/sw/lib/libpcap.0.dylib (compatibility version 0.8.3, current version 0.8.3)
    solaris:~/code/tcprose steve$
  2. Anything in /System or /usr can be safely assumed to be present on all default systems. Notice then the 2 libraries in /sw/lib. For those unfamiliar with fink, its where it installs all its packages. Those 2 libraries need to be copied into the Frameworks folder. Do be careful however that you copy the actual file, not the symbolic links. For example:
    solaris:/sw/lib steve$ ls -l libpcap.0.dylib
    lrwxr-xr-x 1 root admin 19 20 Aug 03:35 libpcap.0.dylib -> libpcap.0.8.3.dylib
    solaris:/sw/lib steve$
    Notice that libpcap.0.dylib is in fact a symlink to libpcap.0.8.3.dylib, thus you need to copy /sw/lib/libpcap.0.8.3.dylib, not /sw/lib/libpcap.0.dylib.
  3. Once the required libraries have been copied into Frameworks folder, its time to do some linking manipulation. Use the install_name_tool to remapped the dynamically linked libraries so your binary links against the libraries in Frameworks folder. To do this you issue the command:
    install_name_tool -change old_library_path new_library_path binary
    In tcprose's case:
    solaris:/sw/lib steve$
    install_name_tool -change /sw/lib/libpcap.0.dylib @executable_path/../Frameworks/libpcap.0.8.3.dylib ./tcprose
    Notice the use of @executable_path: this is what makes it "tick". @executable_path will automatically map to the path where the executable is located. Now if you move the binary into the MacOS directory, it will link against the libraries you have copied into the Frameworks folder
Word of caution: as far as I know there is no way to re-map the paths of any files in the binaries. Thus if you open files by using fopen("file", "rw"); then it will fail, because the working directory will be the directory that contains the application bundle, not the directory where the binary is stored. You will therefore need to take this into account, and adjust your paths accordinly.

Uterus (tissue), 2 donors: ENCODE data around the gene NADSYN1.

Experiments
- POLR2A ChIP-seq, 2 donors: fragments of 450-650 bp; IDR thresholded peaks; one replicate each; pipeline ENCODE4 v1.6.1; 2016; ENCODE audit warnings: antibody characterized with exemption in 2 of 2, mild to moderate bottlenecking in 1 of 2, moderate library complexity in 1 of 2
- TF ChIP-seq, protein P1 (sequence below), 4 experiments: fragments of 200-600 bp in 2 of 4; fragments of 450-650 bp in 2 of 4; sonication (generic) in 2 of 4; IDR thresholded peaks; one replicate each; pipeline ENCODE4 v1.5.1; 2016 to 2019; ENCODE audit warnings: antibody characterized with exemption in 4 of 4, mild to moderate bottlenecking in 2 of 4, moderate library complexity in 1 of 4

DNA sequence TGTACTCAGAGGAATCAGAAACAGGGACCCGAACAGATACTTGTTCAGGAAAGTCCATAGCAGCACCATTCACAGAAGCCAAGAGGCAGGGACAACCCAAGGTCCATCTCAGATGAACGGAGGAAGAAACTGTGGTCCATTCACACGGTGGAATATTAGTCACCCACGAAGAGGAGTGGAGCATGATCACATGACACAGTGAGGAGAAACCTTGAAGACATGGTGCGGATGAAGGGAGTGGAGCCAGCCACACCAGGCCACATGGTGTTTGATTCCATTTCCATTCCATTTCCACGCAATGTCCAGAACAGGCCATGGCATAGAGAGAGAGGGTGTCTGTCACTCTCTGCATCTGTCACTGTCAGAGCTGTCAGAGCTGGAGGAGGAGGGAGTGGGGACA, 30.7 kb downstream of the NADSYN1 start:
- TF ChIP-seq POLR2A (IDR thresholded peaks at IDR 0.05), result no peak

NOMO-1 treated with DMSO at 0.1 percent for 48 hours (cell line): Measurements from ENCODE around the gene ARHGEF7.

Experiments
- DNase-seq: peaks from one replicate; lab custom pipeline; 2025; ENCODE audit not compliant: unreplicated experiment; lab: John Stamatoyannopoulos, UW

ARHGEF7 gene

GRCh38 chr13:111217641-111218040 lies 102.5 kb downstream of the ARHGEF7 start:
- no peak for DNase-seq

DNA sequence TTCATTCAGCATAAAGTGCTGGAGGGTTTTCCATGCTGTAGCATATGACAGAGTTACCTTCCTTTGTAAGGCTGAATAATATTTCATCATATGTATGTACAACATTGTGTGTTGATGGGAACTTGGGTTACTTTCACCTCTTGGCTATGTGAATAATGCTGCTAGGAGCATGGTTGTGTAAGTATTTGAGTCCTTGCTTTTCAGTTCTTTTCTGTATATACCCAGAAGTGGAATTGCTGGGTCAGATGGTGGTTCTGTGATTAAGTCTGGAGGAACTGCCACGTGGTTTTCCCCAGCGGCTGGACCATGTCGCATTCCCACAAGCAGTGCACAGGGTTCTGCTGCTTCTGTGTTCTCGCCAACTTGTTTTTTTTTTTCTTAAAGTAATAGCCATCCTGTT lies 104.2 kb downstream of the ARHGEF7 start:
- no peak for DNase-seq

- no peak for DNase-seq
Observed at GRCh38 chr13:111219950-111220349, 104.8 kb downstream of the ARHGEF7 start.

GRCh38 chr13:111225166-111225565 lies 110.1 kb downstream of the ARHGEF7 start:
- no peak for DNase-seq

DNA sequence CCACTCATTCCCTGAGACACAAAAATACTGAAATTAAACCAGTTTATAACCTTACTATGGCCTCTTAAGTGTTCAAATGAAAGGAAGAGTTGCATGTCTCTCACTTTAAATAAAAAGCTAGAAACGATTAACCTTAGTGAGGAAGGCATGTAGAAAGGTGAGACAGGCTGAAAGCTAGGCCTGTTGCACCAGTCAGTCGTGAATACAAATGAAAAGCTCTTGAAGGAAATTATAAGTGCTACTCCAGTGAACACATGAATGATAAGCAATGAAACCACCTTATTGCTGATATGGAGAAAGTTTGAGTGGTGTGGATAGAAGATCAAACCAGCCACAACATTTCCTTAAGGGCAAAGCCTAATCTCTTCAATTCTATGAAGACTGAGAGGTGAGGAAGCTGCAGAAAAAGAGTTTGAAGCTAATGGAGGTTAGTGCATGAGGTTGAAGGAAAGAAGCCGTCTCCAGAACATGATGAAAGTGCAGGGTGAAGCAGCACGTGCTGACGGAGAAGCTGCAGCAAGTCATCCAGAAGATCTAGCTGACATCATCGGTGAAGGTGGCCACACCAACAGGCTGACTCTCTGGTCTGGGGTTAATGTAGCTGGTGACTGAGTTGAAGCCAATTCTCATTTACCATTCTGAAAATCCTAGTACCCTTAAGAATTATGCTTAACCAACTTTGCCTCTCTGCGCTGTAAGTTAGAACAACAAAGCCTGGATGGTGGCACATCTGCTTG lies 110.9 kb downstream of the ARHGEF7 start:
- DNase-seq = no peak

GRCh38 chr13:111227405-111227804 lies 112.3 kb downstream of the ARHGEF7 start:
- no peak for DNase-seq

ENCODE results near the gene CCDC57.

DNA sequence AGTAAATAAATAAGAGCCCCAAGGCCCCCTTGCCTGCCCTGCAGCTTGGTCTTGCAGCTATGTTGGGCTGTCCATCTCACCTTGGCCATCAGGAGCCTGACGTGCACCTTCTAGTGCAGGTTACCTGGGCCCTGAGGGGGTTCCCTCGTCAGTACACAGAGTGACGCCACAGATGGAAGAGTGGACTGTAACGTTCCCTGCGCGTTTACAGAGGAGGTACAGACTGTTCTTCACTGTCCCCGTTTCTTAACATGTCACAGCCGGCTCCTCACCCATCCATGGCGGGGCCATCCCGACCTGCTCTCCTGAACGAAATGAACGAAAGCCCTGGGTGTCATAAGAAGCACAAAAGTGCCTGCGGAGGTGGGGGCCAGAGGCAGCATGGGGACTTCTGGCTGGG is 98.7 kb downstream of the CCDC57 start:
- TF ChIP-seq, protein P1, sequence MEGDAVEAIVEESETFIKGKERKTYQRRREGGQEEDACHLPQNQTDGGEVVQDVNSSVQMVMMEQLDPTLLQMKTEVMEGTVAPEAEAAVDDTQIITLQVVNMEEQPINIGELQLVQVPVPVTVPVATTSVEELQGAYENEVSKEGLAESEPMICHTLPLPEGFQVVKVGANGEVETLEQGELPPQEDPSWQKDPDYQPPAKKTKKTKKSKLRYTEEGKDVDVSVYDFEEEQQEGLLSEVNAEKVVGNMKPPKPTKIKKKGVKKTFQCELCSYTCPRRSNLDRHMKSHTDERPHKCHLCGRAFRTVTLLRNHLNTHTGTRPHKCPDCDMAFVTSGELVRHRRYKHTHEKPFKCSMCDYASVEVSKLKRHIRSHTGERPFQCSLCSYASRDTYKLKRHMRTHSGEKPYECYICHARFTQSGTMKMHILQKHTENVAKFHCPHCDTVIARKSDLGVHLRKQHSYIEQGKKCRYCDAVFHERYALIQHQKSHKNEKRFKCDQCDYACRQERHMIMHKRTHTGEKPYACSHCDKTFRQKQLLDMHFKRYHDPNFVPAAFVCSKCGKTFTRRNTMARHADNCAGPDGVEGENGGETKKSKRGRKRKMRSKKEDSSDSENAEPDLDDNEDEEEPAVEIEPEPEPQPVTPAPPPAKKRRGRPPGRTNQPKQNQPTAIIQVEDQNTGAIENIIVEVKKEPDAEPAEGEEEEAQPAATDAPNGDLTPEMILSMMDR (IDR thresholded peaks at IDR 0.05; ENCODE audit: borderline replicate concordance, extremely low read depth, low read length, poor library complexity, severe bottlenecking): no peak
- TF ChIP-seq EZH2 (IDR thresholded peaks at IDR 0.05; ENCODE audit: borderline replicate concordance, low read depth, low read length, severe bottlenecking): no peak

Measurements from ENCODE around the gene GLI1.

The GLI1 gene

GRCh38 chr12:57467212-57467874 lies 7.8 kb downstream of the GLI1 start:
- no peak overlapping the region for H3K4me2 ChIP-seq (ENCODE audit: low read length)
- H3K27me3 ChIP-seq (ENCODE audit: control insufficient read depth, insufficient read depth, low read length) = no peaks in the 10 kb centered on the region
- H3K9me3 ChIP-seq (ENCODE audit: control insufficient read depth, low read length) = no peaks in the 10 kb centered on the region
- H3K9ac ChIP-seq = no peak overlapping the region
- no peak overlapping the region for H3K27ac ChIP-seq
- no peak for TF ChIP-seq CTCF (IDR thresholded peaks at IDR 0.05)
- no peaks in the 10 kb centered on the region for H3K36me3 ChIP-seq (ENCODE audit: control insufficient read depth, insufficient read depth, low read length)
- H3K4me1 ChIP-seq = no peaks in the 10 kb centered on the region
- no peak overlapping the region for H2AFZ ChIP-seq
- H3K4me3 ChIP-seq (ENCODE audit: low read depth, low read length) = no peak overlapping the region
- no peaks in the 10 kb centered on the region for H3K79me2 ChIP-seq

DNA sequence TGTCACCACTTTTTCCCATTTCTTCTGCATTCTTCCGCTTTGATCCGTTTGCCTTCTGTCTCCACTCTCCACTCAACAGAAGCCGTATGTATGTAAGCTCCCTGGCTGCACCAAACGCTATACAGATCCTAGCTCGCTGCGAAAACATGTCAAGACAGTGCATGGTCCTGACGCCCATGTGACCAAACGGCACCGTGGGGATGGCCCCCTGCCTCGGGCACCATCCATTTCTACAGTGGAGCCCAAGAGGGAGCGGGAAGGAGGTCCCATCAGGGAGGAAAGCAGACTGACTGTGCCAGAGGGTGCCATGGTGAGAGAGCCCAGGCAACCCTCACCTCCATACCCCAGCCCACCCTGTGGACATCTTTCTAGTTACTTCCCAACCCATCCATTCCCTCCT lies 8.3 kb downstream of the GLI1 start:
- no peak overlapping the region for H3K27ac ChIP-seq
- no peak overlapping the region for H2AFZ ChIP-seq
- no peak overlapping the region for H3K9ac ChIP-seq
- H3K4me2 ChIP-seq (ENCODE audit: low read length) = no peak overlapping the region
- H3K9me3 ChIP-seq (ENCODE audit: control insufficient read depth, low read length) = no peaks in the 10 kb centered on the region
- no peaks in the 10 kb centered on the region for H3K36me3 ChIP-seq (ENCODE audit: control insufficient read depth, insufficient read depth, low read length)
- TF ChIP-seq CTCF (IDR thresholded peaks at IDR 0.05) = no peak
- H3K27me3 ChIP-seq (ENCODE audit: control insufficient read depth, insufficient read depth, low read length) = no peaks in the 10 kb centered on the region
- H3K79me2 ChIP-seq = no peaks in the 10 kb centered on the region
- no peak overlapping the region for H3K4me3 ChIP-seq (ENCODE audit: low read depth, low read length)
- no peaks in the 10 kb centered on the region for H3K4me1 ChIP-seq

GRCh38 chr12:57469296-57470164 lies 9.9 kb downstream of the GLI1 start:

Note
: It might be possible to set the environmental variable PWD via Info.plist (see next step) to certain directory so that the working directory is somewhat more manageable. I didn't have any luck with this, so kindly let me know if you figure something out.

Update - 6/3/05: as pointed out by a reader, you can extract the path of the executable from argv[0], and thus determine the relative paths of whatever resources your program needs.

Step 3 - Info.plist

Now we come to the most important step of creating an application bundle: creating a proper Info.plist inside the Contents folder. Info.plist is an xml file that describes properties that finder reads Info.plist and determines many things, including which binary inside MacOS to execute, what icon inside Resources to display, etc. The best tool to use for editing it is no doubt Property List Editor in /Developer/Applications/Utilities. You can of course do this by hand. Apple has a detailed document on how to create a proper Info.plist file, but at the absolute minimum the following keys are required:
Extra: if you want to specify a custom icon, first create a .icns file with Icon Composer found in /Developer/Applications/Utilities then save the .icns file in the Resources folder, and add the CFBundleIconFile key.

Conclusion

Creating an application bundle is a relatively easy affair, the most difficult part being remapping the dynamically linked libraries and adjusting any hardwired paths and generating a proper Info.plist file. Have fun, and if you have any suggestions or bug reports, do let me know!

Cheers,
Steve